Updated on March 17 at 5:06 p.m. ET

Mild.

Moderate.

Serious.

Severe or extreme.

These are some of the adjectives being used to describe the symptoms displayed by patients with COVID-19. Vice President Pence used them in his remarks to the nation last week:

"Some — some large percentage have mild flu symptoms; some have serious flu symptoms."

Louisiana will delay its presidential primary election by more than two months over coronavirus fears, becoming the first state to do so.

The state had more than 35 presumptive positive test results for people with coronavirus as of Friday morning.

The primary had been scheduled for April 4 but will now be on June 20.

EMILY FILES / WUWM

Updated Saturday at 8:30 p.m. CT

Wisconsin Gov. Tony Evers is ordering all public and private K-12 schools across the state to close by March 18 as a precaution to contain the spread of the new coronavirus. State health officials have confirmed 27 cases of the virus in Wisconsin.  

Steve Pope / Getty Images

On Wednesday night, President Trump delivered a rare Oval Office address, announcing a European travel ban with an exception for the United Kingdom. The administration later clarified that the ban does not apply to U.S. citizens and their families, permanent U.S. residents, Ireland, or Eastern Europe.  

Updated at 5:39 p.m. ET

President Trump, widely criticized for his administration's response to the coronavirus pandemic, tried to shift blame Friday to his predecessor's handling of a health crisis 11 years ago.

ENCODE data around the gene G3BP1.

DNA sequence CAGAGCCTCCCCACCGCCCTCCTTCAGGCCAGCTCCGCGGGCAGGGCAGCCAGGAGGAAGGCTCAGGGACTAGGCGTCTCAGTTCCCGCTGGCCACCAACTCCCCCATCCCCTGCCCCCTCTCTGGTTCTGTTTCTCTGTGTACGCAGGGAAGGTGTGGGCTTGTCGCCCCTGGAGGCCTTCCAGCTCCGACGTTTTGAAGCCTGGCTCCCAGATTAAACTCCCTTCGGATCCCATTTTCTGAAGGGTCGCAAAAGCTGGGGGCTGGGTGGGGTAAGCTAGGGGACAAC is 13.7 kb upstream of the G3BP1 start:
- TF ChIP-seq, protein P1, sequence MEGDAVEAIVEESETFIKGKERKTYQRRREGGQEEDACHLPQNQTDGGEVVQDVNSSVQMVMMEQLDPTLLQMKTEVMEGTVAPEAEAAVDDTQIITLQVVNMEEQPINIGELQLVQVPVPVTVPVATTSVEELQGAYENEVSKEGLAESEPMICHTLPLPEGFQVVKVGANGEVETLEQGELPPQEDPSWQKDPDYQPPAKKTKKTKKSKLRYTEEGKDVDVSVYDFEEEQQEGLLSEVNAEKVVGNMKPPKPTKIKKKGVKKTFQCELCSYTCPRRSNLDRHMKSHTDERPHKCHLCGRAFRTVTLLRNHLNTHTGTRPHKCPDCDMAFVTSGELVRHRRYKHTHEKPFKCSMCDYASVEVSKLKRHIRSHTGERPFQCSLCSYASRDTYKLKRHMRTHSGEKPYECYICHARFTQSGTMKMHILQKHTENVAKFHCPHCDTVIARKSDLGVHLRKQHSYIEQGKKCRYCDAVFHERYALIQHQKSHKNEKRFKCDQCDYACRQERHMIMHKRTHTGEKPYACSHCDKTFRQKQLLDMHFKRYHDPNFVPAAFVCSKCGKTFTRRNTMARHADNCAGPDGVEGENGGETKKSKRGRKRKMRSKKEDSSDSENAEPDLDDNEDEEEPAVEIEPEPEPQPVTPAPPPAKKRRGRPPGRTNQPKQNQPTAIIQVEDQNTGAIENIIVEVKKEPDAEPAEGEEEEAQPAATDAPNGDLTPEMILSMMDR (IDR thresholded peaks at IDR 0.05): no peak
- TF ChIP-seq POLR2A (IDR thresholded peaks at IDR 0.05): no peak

In a series of tweets Friday morning, Trump accused former President Barack Obama of making unspecified changes that "complicated" the Centers For Disease Control and Prevention's testing system.

Pete Souza / Wikimedia

The Affordable Care Act is celebrating its 10th anniversary. The landmark legislation has had a huge impact on the way health care operates in the United States. More than 20 million people have health insurance as a result of the ACA, according to the Center on Budget and Policy Priorities. Still, since it passed in 2010, the ACA has challenges that threaten its efficacy.

Updated at 9:30 p.m. ET

President Trump on Friday declared that the coronavirus pandemic is a national emergency, a designation that frees up as much as $50 billion in federal assistance to state and local governments overwhelmed by the spread of the virus, and makes it easier to surge medical resources to areas that need them most.

Updated at 12:54 a.m. ET

House Speaker Nancy Pelosi and the White House agreed Friday on relief legislation in response to the national emergency over the coronavirus pandemic.

The House passed the measure by an overwhelming vote Friday night.

The breakthrough followed hours of negotiations between the speaker and the administration, including more than a dozen phone calls on Friday between Pelosi and Treasury Secretary Steven Mnuchin about the priorities for the package.

As COVID-19 spreads, public health officials are telling people to stay home if they feel sick. But in jails and prisons, that's not an option.